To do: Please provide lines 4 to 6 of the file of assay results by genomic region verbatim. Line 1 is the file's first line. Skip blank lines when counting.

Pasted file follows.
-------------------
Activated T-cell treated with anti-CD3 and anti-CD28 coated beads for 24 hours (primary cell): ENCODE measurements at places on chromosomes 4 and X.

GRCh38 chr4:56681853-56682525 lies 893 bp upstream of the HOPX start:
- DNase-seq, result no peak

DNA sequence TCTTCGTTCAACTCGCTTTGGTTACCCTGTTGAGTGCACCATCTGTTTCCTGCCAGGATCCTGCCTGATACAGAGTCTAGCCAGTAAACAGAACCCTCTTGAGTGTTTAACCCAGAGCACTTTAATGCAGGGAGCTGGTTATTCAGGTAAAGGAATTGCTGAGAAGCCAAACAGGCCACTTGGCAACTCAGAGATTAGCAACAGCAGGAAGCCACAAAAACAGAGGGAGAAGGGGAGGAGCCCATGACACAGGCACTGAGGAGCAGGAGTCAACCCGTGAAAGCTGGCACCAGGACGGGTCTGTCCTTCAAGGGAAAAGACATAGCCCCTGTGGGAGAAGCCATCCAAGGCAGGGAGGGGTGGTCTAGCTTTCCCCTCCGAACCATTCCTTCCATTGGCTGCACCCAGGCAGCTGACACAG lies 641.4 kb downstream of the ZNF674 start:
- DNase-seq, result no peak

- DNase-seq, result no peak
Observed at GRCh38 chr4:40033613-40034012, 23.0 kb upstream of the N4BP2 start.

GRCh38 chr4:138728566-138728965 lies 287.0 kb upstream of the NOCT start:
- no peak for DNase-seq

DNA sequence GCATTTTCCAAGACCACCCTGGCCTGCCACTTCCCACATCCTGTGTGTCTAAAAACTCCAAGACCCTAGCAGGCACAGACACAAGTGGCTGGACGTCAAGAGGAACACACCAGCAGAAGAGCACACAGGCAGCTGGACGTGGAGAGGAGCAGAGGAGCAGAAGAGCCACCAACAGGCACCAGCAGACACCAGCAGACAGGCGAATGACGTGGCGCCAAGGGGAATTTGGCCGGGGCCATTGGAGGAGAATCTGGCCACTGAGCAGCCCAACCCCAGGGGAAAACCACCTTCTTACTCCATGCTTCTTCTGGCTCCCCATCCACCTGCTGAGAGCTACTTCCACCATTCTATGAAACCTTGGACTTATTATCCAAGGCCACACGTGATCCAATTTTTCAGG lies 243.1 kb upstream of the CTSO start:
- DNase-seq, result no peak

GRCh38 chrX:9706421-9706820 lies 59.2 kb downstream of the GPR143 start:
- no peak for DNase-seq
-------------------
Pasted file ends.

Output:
DNA sequence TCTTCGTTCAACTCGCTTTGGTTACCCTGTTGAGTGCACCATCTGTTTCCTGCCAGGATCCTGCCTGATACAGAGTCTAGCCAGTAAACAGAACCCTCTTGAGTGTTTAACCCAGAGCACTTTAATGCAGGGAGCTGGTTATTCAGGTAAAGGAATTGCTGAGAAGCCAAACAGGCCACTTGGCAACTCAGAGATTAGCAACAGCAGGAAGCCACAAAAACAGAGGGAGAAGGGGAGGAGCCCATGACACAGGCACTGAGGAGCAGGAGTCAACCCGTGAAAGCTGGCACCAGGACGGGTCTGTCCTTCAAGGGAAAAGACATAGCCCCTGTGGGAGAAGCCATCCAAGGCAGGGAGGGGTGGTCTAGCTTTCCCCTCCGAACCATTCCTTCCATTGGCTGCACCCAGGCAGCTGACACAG lies 641.4 kb downstream of the ZNF674 start:
- DNase-seq, result no peak

- DNase-seq, result no peak